Amelia Saltsman’s Chilled Spinach and Cucumber Soup and Courgette Latkes with Labneh, Sumac, and Thyme

Chilled Spinach and Cucumber Soup

Makes 6 to 8 servings



1 pound spinach (or 1 ½ pounds if it has long stems with roots attached)

1½ pounds (680 g) cucumbers, preferably Persian (about 6 cucumbers)

2 small cloves garlic, peeled but left whole

2 tablespoons finely chopped fresh dill

Kosher or sea salt

3 cups (735 g) whole-milk or low-fat plain yogurt

¹⁄3 to ½ cup (75 to 120 ml) cold water

1 to 2 lemons

2 teaspoons ground sumac

¼ teaspoon finishing salt, such as fleur de sel

Walnut oil for finishing

½ cup (25 g) snipped fresh chives or garlic chives, or a mix

½ cup (65 g) toasted (see page 17) and chopped walnuts


Stem spinach as needed. Wilt spinach in boiling water, about 60 seconds. Drain and shock with ice to stop the cooking process and preserve color. Squeeze in towels to remove moisture.

Peel the cucumbers, halve lengthwise, and scrape out the seeds with a small spoon. Cut the cucumbers crosswise into chunks.

Fit a food processor with a metal S blade. With the motor running, drop in the garlic cloves to mince. Add spinach, cucumbers, dill, and 1 teaspoon salt and process to a rough puree. Add the yogurt and process to a smooth, light green puree flecked with herbs.

Scrape the mixture into a large bowl or pitcher. Stir in enough cold water to thin the soup to the consistency of light cream. Add juice of 1 lemon. Taste, then add kosher salt and/or additional lemon juice as needed for a tasty, refreshing flavor balance. Cover and chill thoroughly. (The soup can be made to this point up to a day ahead and refrigerated.)

In a small bowl, stir together the sumac and finishing salt. Taste the soup and adjust the seasoning with kosher salt. Pour the soup into individual bowls and top each serving with a drizzle of walnut oil and about 1 tablespoon each of the chives and walnuts. Sprinkle a good pinch of the sumac salt over each serving.

Cook’s Tip: To turn this into a lovely summer luncheon or supper main dish, stir in 2 cups (340 g) cooked buckwheat groats—kasha—into the soup. Top as above, adding ½ chopped hardboiled egg to each serving. Serve with a side of cold boiled potatoes.

Adapted from The Seasonal Jewish Kitchen: A Fresh Take on Tradition by Amelia Saltsman (2015, Sterling Epicure).

Courgette Latkes with Labneh, Sumac, and Thyme

Makes about 30 latkes, 8 servings


2 pounds (900 g) green or white (Lebanese) courgettes

2 teaspoons kosher or sea salt

½ onion

1 large clove garlic

6 tablespoons (47 g) unbleached all-purpose flour or (55 g) potato starch

1 tablespoon chopped fresh thyme, plus more for finishing

3 teaspoons ground sumac

2 eggs, lightly beaten

Mild oil with a medium-high smoke point, such as grapeseed or safflower

1 teaspoon finishing salt, such as fleur de sel or Maldon sea salt

1 cup (225 g) labneh, homemade or store-bought


Using large holes of a box grater or a food processor fitted with the grating disk, grate the courgettes. Place in a colander set over a bowl, toss with 1 teaspoon of the kosher salt, and let stand for 30 minutes to drain. In batches, place the courgettes in a dish towel and wring dry to remove all liquid. (This step can be done up to 1 day ahead and then the courgettes can be covered and refrigerated.) Grate the onion on the large holes of the box grater and mince the garlic, or push the onion and garlic clove through the feed tube of the processor to grate.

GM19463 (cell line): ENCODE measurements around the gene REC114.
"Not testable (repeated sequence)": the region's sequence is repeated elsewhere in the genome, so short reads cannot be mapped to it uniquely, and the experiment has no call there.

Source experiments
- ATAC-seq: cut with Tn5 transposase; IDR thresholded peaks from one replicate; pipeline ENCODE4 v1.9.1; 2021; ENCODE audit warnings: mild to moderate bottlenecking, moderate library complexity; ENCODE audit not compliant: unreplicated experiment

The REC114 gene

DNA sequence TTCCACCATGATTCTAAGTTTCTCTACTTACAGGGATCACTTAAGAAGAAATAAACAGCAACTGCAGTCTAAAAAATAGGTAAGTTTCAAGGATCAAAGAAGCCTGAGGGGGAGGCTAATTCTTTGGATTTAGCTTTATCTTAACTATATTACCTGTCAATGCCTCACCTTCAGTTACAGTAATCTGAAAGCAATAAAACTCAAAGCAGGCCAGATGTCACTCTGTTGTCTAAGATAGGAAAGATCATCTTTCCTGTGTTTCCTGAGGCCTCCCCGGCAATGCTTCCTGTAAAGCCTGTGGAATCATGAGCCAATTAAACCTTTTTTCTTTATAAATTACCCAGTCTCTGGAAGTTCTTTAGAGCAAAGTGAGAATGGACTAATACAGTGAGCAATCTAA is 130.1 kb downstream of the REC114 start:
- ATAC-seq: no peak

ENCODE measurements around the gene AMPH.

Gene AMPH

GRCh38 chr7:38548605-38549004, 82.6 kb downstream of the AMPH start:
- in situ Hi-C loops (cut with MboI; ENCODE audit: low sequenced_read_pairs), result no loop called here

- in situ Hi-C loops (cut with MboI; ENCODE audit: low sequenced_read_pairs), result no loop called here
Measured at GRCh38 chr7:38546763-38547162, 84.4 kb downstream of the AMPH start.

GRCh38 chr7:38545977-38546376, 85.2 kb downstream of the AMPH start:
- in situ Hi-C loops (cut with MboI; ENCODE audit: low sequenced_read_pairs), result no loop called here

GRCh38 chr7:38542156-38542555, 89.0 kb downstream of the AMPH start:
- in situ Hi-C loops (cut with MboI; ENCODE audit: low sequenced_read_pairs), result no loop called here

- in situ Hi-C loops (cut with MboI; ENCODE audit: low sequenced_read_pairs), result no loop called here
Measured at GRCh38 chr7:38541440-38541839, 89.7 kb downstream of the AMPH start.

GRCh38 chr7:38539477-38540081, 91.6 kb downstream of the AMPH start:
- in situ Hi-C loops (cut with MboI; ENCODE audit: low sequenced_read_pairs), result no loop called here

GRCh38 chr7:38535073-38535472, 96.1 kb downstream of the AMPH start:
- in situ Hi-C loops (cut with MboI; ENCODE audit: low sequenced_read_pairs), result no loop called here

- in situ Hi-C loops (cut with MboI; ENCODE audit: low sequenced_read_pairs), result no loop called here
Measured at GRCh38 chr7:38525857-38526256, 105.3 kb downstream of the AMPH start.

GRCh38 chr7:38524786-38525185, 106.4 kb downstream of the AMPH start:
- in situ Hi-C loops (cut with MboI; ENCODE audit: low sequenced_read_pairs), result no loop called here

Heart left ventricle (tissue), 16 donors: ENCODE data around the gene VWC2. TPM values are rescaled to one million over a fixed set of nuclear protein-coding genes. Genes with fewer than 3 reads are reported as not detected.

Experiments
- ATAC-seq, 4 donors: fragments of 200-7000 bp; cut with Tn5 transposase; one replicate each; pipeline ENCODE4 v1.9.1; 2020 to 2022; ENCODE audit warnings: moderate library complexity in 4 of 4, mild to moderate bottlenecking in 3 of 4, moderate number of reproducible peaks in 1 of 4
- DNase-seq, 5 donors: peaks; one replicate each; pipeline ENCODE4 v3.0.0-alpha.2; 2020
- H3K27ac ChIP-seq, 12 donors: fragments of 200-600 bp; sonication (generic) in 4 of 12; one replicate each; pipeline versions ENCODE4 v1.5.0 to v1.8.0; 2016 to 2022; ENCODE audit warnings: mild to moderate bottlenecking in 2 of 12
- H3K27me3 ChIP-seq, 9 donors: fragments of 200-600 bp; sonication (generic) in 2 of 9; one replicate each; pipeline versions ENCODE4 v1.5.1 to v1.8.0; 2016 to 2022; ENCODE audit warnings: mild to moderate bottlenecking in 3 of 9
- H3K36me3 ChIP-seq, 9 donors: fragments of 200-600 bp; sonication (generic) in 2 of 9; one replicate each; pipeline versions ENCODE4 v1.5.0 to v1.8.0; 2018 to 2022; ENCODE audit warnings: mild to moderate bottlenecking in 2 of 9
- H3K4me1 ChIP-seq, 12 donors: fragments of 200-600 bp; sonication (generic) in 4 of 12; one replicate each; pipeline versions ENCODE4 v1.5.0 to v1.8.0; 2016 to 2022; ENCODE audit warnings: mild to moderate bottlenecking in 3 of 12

In a large bowl, toss together the courgettes, onion, garlic, flour, thyme, 2 teaspoons of the sumac, and the remaining 1 teaspoon kosher salt. Stir in the eggs. The batter can be made up to 1 hour ahead and held at room temperature.

Line 2 or 3 sheet pans with paper towels. Place the prepared pans, the latke batter, a large spoon, and a spatula near the stove. Heat 1 or 2 large skillets over medium heat. Generously film the skillet(s) with oil (not more than ¼ inch/6 mm deep). When the oil is shimmering (a tiny bit of batter dropped into it should sizzle on contact), start spooning in the latke batter, making sure to add both solids and liquid. Flatten each spoonful with the back of the spoon into a circle 3 inches (7.5 cm) in diameter. Do not crowd the latkes in the pan(s). You’ll get 4 or 5 pancakes in a 12-inch (30.5-cm) skillet.

Cook the latkes, flipping them once, until golden on both sides, 5 to 6 minutes total. Transfer the latkes to a prepared sheet pan. Cook the remaining batter in the same way, stirring the batter before adding more to the pan. Add more oil to the pan as needed to prevent sticking, and from time to time, remove and discard any little brown bits that accumulate in the pan as you cook.

In a small bowl, stir together the finishing salt and the remaining 1 teaspoon sumac. Serve the latkes hot, each one topped with a dollop of labneh and sprinkled with the salt-sumac mixture and thyme.

Adapted from The Seasonal Jewish Kitchen: A Fresh Take on Tradition by Amelia Saltsman (2015, Sterling Epicure).


Makes 2 cups (450 g)


2 pounds (900 g) plain yogurt

½ teaspoon kosher or sea salt

Stir together the yogurt and salt. Line a fine-mesh sieve with several layers of cheesecloth (or 1 layer of kitchen muslin) large enough so that the ends overhang the sieve. Rest the sieve over a bowl. Spoon the yogurt into the sieve, then cover with the ends of the cheesecloth. Refrigerate for at least 6 hours or up to 24 hours.

Scrape labneh into a bowl, cover tightly, and refrigerate for up to 4 days. Discard they whey or refrigerate it and use to thin and add tartness to soups.

Adapted from The Seasonal Jewish Kitchen: A Fresh Take on Tradition by Amelia Saltsman (2015, Sterling Epicure).